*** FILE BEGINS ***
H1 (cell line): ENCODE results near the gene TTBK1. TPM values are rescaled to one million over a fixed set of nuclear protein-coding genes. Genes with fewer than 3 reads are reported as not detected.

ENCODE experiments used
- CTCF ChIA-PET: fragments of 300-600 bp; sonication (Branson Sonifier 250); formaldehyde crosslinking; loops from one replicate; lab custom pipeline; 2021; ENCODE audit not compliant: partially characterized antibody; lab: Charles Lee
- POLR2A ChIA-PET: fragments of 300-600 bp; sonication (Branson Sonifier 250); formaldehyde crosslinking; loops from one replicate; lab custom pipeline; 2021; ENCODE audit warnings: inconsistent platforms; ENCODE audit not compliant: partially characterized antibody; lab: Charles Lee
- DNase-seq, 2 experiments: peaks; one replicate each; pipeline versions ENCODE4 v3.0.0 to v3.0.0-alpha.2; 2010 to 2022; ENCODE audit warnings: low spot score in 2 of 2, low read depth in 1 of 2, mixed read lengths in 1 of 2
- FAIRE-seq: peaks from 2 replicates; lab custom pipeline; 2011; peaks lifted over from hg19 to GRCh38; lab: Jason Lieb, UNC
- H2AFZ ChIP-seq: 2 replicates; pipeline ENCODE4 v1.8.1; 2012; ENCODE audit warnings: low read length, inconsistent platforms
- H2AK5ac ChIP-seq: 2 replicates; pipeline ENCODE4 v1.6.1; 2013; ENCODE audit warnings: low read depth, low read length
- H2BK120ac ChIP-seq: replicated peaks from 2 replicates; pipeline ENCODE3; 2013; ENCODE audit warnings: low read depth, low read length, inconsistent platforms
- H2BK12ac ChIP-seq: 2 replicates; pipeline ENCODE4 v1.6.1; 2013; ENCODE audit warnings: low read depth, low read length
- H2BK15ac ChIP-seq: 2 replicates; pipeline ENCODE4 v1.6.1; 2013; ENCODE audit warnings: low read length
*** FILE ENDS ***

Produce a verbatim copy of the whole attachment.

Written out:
H1 (cell line): ENCODE results near the gene TTBK1. TPM values are rescaled to one million over a fixed set of nuclear protein-coding genes. Genes with fewer than 3 reads are reported as not detected.

ENCODE experiments used
- CTCF ChIA-PET: fragments of 300-600 bp; sonication (Branson Sonifier 250); formaldehyde crosslinking; loops from one replicate; lab custom pipeline; 2021; ENCODE audit not compliant: partially characterized antibody; lab: Charles Lee
- POLR2A ChIA-PET: fragments of 300-600 bp; sonication (Branson Sonifier 250); formaldehyde crosslinking; loops from one replicate; lab custom pipeline; 2021; ENCODE audit warnings: inconsistent platforms; ENCODE audit not compliant: partially characterized antibody; lab: Charles Lee
- DNase-seq, 2 experiments: peaks; one replicate each; pipeline versions ENCODE4 v3.0.0 to v3.0.0-alpha.2; 2010 to 2022; ENCODE audit warnings: low spot score in 2 of 2, low read depth in 1 of 2, mixed read lengths in 1 of 2
- FAIRE-seq: peaks from 2 replicates; lab custom pipeline; 2011; peaks lifted over from hg19 to GRCh38; lab: Jason Lieb, UNC
- H2AFZ ChIP-seq: 2 replicates; pipeline ENCODE4 v1.8.1; 2012; ENCODE audit warnings: low read length, inconsistent platforms
- H2AK5ac ChIP-seq: 2 replicates; pipeline ENCODE4 v1.6.1; 2013; ENCODE audit warnings: low read depth, low read length
- H2BK120ac ChIP-seq: replicated peaks from 2 replicates; pipeline ENCODE3; 2013; ENCODE audit warnings: low read depth, low read length, inconsistent platforms
- H2BK12ac ChIP-seq: 2 replicates; pipeline ENCODE4 v1.6.1; 2013; ENCODE audit warnings: low read depth, low read length
- H2BK15ac ChIP-seq: 2 replicates; pipeline ENCODE4 v1.6.1; 2013; ENCODE audit warnings: low read length